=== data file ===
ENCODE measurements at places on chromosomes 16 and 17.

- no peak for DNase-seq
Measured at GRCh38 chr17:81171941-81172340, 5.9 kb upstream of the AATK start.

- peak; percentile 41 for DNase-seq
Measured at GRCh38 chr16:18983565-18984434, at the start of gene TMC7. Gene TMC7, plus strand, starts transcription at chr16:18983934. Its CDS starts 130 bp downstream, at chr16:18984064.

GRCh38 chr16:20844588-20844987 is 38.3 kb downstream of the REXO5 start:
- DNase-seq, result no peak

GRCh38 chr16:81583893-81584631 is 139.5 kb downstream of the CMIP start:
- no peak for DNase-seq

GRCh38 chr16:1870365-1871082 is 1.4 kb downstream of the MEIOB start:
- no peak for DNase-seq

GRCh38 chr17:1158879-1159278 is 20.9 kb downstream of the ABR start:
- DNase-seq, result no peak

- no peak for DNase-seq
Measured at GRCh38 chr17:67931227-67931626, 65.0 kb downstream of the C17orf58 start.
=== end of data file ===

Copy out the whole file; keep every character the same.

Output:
ENCODE measurements at places on chromosomes 16 and 17.

- no peak for DNase-seq
Measured at GRCh38 chr17:81171941-81172340, 5.9 kb upstream of the AATK start.

- peak; percentile 41 for DNase-seq
Measured at GRCh38 chr16:18983565-18984434, at the start of gene TMC7. Gene TMC7, plus strand, starts transcription at chr16:18983934. Its CDS starts 130 bp downstream, at chr16:18984064.

GRCh38 chr16:20844588-20844987 is 38.3 kb downstream of the REXO5 start:
- DNase-seq, result no peak

GRCh38 chr16:81583893-81584631 is 139.5 kb downstream of the CMIP start:
- no peak for DNase-seq

GRCh38 chr16:1870365-1871082 is 1.4 kb downstream of the MEIOB start:
- no peak for DNase-seq

GRCh38 chr17:1158879-1159278 is 20.9 kb downstream of the ABR start:
- DNase-seq, result no peak

- no peak for DNase-seq
Measured at GRCh38 chr17:67931227-67931626, 65.0 kb downstream of the C17orf58 start.